Some of you might have read this review as I shared it a while back in Lit World Interviews but I hadn’t shared it here and must admit that I’d never thought about reading any of these authors books despite his popularity and this novel made me change my mind.
Street Soldier by Andy McNab
Sean Harker is good at two things: stealing cars and fighting. One earns him money, the other earns him respect from the gang that he calls family.
A police chase through the city streets is just another rite of passage for Sean . . . as is getting nicked. But a brutal event behind bars convinces him to take charge, and turn his life around.
Now he must put his street skills to the ultimate test: as a soldier in the British Army. And the battlefield is London, where innocent people are being targeted by a new and terrifying enemy.
Undercover, under threat – only Sean Harker can save the streets from all-out war.
About the author:
Andy McNab joined the infantry as a boy soldier. In 1984 he was ‘badged’ as a member of 22 SAS Regiment and was involved in both covert and overt special operations worldwide.
During the Gulf War he commanded Bravo Two Zero, a patrol that, in the words of his commanding officer, ‘will remain in regimental history for ever’. Awarded both the Distinguished Conduct Medal (DCM) and Military Medal (MM) during his military career, McNab was the British Army’s most highly decorated serving soldier when he finally left the SAS in February 1993. He wrote about his experiences in three books: the phenomenal bestseller Bravo Two Zero, Immediate Action and Seven Troop.
He is the author of the bestselling Nick Stone thrillers. Besides his writing work, he lectures to security and intelligence agencies in both the USA and UK. He is a patron of the Help for Heroes campaign.
His amazon page:
Thanks to Net Galley and to Penguin Random House UK Children’s for providing with a free copy of this book in exchange for an honest review.
This is the first novel I’ve read by Andy McNab and I was intrigued by his foray into young adult writing and particularly by the main character. Sean Harker is a young boy (sixteen at the beginning of the novel) who loves cars and speed, whose life has been quite difficult, with no male role figure, a mother who has struggled through difficult and often violent relationships and he find his identity and his sense of self through his belonging to a gang. He ends up in prison and is given the opportunity to join the army and make good. Although at first, it sounds to him as if he’d be betraying his friends, when one of those comes to a bad end, he rethinks his priorities. But not everything is plain sailing and old acquaintances and new temptations come his way.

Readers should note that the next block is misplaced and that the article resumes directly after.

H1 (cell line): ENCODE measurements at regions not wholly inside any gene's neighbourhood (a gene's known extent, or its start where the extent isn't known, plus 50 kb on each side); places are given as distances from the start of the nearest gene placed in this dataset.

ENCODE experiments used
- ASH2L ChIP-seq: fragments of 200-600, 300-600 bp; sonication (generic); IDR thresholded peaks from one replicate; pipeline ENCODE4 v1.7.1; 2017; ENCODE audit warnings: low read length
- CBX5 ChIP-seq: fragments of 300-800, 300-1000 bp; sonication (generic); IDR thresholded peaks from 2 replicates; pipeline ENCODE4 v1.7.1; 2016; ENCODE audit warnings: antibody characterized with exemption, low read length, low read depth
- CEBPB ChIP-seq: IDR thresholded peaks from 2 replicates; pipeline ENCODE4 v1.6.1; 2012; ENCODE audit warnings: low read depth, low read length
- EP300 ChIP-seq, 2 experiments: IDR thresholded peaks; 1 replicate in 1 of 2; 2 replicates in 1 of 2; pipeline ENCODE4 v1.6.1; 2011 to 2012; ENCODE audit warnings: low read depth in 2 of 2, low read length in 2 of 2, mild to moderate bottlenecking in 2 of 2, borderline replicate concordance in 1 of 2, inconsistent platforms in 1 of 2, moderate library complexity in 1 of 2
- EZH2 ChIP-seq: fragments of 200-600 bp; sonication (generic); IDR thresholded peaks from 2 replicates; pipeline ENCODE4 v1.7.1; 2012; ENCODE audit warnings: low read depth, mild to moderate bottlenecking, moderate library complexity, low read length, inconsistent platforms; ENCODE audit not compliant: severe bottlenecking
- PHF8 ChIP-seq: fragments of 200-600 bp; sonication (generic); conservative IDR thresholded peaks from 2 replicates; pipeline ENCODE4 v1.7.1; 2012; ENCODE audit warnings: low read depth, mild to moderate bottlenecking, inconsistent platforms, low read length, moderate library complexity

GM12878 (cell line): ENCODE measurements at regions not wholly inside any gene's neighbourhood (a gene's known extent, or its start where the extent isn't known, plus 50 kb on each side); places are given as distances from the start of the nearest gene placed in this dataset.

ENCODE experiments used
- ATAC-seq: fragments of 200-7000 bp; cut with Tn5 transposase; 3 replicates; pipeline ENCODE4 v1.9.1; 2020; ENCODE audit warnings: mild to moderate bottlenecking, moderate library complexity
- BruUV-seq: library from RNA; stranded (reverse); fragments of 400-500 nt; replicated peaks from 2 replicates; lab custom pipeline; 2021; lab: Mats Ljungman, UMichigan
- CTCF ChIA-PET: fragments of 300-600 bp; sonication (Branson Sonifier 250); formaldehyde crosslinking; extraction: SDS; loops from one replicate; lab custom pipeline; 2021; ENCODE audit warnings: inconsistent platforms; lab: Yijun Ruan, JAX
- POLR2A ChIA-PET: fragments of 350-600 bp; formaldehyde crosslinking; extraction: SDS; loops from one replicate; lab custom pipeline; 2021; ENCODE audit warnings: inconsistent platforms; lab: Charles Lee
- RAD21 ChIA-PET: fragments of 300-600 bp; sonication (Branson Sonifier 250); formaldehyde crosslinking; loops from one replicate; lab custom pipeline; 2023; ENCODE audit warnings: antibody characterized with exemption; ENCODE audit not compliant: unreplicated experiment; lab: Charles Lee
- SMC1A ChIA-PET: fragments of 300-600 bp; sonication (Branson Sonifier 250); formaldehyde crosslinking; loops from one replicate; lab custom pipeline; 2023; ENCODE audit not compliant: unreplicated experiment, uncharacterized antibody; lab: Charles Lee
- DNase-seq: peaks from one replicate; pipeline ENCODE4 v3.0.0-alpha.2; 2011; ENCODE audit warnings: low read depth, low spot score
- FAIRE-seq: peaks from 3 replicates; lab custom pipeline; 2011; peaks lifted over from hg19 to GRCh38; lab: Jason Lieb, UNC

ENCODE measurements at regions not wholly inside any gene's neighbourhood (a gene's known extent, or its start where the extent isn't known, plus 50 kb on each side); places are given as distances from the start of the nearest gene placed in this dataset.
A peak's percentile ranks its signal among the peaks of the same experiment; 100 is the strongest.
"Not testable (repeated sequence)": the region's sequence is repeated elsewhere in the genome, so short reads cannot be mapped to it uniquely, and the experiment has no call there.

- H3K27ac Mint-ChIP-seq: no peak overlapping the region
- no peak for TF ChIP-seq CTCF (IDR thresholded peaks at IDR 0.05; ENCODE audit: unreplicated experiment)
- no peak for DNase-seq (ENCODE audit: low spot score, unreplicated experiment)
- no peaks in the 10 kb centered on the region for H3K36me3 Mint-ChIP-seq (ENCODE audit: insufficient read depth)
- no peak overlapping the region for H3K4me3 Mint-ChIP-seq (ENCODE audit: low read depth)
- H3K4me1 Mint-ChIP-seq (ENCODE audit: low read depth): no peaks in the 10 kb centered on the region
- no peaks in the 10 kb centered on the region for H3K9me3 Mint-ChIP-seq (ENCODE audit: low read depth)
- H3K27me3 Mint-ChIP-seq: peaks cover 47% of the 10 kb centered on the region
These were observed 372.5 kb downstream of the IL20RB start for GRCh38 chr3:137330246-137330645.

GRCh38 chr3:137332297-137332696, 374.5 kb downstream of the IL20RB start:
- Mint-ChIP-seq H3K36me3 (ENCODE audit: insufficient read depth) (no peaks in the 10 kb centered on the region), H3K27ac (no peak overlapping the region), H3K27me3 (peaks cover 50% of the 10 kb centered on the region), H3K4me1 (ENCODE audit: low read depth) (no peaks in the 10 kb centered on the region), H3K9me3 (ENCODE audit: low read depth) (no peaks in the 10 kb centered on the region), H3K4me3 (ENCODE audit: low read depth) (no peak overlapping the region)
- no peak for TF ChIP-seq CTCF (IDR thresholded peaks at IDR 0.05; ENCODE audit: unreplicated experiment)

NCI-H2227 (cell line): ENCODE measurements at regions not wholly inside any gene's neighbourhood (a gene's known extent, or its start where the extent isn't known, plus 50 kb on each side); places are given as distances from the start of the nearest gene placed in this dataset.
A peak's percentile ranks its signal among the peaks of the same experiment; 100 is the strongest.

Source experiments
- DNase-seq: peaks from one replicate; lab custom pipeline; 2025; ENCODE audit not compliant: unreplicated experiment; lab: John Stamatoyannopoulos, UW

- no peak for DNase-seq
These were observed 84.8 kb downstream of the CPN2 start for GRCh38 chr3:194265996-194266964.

The story is set in the UK (and it uses its location, and particularly London at the end, in a very effective and spectacular way), told in the third person, from the point of view of the young protagonist, Sean, who is street wise but not always good at fully appraising his circumstances or seeing the whole picture. He has his heart in the right place (he feels for his friends, is loyal and wants to protect his mother, and dislikes the racist and sexist comments of some of the other members of his unit) but he can be manipulated and influenced by those more experienced than him. Although the story does not go into psychological depths regarding Sean’s personality and thoughts, and it does not dwell in detail on his past, there is enough to make him sympathetic, and his reactions, doubts, mistakes and fears are all too recognisable and real. He is the small guy everybody tries to take advantage of, who doesn’t know whom he can trust, but he eventually finds his way.
There is plenty of action, including violence (and traumatic and sad events) and use of swear words (although this is not extreme considering the genre), and the novel deals with difficult subjects throughout, including suicide, extreme maiming and death of a teammate by bombing, terrorism, ultra-right politics, gang warfare, domestic violence, imprisonment… The pace is fast, fluid, and there’s not let down of tension and intrigue. It is a true page-turner, and although at times it seems about to go in a dangerous direction, it pulls it all together beautifully at the end. The protagonist is put to the test emotionally, physically and psychologically and although his reasons might be good (or so he thinks) he makes many mistakes. Thankfully he is given a second chance and he proves himself worthy of it.
At the end of the book, the author identifies himself with the main character and explains that his life circumstances were quite similar to those of Sean Harker and how he was also given a chance and now he spends part of his time going to schools to spread the word. The character and McNab’s own story made me think of many young men I’d met in prison (when I worked as a forensic psychiatrist) whose lives and circumstances were not that different to those of the character depicted in this novel. I just hope they all have the chance, the opportunity and the will to make good too.
Street Soldier is a great read for young adults (and adults) who like action, a well-plotted book, full of tension and emotions. It also delivers a positive and wholesome message and I can see it turned into a successful TV series or an action film. I’m sure this won’t be the last of Andy McNab’s books I’ll read.
Thanks to NetGalley and to the publishers for the book, thanks to all of you for reading and remember to like, share, comment and CLICK! And enjoy your weekend!